In this way, watching horror films comes through in Grafius’s book as a spiritual practice not unlike a Bible study. Watching horror films allows spiritual seekers to grapple with the mysteries of being.
Grafius’s argument — that consuming horror art can be understood as something akin to spiritual seeking — is not unique and has been made elsewhere in nuanced ways, such as in Victoria Nelson’s classic duology, The Secret Life of Puppets (2001) and Gothicka: Vampire Heroes, Human Gods, and the New Supernatural (2012), which take horror art seriously as contemporary attempts to revive a transcendent and Neoplatonic understanding of the world against a dominant, intellectually myopic materialism. But Grafius’s arguments become unique when, in the spirit of biblical interpretation, they attempt to articulate the concrete spiritual insights provided by specific horror films and television shows.
The structure of Grafius’s book mirrors these arguments. The 10 chapters begin with a “Prechapter Viewing Recommendations” list to identify the horror films to be discussed. The chapters then open with an analysis of scriptural passages and themes, and this is followed by application of the commentary to horror to illuminate how certain films can be situated within spiritual debates. For example, in the fifth chapter (titled “They’re Us …”), Grafius considers how the concern of the Epistle to the Romans with humanity’s fallen nature reverberates with the folk horror films The Hills Have Eyes and The Witch, specifically with their rendering of evil as originating from the claustrophobic psychodrama of the family.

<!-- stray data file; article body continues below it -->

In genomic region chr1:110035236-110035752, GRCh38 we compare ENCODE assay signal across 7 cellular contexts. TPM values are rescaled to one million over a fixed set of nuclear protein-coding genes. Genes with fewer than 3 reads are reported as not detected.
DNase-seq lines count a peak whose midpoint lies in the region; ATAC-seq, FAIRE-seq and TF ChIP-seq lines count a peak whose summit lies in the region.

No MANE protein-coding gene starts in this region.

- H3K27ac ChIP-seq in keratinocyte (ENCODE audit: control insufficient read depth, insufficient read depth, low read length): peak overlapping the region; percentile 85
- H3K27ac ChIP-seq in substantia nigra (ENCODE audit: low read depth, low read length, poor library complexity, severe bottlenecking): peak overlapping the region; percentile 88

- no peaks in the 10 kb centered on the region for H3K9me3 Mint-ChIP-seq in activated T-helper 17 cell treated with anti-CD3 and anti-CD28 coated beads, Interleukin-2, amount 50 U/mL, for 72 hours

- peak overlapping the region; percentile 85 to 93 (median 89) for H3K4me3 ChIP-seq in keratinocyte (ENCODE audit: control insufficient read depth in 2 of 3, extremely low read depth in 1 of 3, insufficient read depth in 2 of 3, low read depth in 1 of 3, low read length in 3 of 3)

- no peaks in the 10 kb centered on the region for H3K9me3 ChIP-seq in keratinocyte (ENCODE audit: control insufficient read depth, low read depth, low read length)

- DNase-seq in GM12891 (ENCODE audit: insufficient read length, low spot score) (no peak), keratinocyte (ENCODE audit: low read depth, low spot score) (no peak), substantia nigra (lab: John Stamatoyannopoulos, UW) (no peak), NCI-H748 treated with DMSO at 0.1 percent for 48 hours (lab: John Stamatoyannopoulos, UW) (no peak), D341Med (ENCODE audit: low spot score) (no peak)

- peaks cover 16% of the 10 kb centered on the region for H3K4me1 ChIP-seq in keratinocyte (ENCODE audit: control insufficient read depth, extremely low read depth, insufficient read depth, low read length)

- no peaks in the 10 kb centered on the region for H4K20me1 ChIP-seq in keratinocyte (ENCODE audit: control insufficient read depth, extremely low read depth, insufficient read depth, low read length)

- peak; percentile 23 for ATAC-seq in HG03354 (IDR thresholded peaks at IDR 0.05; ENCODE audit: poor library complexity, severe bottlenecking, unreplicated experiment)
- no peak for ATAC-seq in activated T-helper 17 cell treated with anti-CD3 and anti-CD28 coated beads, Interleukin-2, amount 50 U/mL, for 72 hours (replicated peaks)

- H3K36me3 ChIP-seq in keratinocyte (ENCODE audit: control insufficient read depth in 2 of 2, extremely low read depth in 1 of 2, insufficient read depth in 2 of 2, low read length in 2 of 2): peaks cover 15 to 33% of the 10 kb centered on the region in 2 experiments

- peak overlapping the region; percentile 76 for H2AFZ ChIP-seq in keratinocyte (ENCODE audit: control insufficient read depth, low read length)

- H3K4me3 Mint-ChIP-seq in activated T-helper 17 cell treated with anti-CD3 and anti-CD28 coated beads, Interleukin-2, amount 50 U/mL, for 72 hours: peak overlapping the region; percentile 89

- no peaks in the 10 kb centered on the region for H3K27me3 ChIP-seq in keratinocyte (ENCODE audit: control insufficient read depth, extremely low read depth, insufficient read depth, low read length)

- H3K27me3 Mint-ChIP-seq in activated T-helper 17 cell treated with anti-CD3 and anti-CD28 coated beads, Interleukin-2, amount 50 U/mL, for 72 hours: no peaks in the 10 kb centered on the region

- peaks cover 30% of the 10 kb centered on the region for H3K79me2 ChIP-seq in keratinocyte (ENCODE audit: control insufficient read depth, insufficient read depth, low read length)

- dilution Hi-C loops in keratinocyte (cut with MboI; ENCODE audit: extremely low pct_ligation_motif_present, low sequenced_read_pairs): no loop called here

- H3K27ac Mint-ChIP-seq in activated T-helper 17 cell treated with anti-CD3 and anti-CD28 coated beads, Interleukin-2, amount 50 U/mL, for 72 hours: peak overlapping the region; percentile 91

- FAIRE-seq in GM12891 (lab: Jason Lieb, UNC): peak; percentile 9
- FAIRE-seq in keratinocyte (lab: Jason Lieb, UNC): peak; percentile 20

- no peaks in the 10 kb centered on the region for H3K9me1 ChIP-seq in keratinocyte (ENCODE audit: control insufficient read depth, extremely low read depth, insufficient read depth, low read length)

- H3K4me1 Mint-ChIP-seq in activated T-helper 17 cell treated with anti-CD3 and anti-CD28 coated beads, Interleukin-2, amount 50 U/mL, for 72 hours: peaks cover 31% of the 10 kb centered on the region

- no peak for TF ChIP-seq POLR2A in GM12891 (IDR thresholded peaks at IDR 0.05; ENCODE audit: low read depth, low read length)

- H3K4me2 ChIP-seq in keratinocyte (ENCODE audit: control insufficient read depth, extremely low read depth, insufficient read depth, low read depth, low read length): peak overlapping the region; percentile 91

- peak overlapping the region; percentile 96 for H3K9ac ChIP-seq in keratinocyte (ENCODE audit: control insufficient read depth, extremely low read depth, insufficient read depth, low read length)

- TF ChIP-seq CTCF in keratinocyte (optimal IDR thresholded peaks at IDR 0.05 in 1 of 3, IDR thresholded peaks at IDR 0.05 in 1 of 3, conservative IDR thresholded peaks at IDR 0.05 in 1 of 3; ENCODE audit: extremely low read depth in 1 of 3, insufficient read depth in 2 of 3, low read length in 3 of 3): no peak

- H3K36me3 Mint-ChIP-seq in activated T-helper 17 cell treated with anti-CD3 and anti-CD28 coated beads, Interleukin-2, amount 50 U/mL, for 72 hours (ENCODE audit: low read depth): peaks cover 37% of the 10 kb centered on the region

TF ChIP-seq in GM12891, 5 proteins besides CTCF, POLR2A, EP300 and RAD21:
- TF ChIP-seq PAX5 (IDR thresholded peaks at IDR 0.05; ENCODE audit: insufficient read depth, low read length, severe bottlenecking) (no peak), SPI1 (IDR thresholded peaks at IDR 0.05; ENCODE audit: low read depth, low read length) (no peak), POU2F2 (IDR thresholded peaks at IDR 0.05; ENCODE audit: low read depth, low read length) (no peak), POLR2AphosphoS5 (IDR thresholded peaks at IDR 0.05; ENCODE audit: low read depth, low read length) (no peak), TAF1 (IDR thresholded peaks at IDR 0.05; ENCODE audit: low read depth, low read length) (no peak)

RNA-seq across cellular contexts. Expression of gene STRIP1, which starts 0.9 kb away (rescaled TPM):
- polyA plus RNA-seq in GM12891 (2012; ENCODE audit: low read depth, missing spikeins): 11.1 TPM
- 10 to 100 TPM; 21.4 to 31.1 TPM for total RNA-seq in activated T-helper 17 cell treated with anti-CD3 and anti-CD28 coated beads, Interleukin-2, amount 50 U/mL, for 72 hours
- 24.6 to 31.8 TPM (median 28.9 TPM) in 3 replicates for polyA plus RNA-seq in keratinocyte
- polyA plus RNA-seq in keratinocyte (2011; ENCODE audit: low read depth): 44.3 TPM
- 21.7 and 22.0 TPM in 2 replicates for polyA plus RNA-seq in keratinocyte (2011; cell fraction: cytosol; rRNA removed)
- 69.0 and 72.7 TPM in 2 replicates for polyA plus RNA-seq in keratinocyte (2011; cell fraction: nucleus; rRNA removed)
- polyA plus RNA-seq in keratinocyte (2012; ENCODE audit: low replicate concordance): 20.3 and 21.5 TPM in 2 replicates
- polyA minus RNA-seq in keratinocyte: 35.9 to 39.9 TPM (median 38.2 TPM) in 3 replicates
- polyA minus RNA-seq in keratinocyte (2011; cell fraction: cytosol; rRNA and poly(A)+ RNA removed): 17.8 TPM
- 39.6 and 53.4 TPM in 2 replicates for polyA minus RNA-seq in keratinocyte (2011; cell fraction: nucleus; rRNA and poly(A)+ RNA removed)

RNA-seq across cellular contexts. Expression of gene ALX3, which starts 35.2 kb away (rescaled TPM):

Or consider the ninth chapter, “Is God Good?” where Grafius examines Robert Eggers’s The Lighthouse in the context of the spiritual questions brought up by biblical depictions of God as vengeful, sadistic, and unbearable to look upon. Blurring commentary on The Lighthouse and the Bible, Grafius muses,
At times, I can believe that God loves me. But when life gets harder, I start to wonder if God’s paying attention or if there’s more truth to the biblical portraits of a darker God than I’d like to admit. Maybe we suffer because there is no God, or maybe God exists but is out to get us.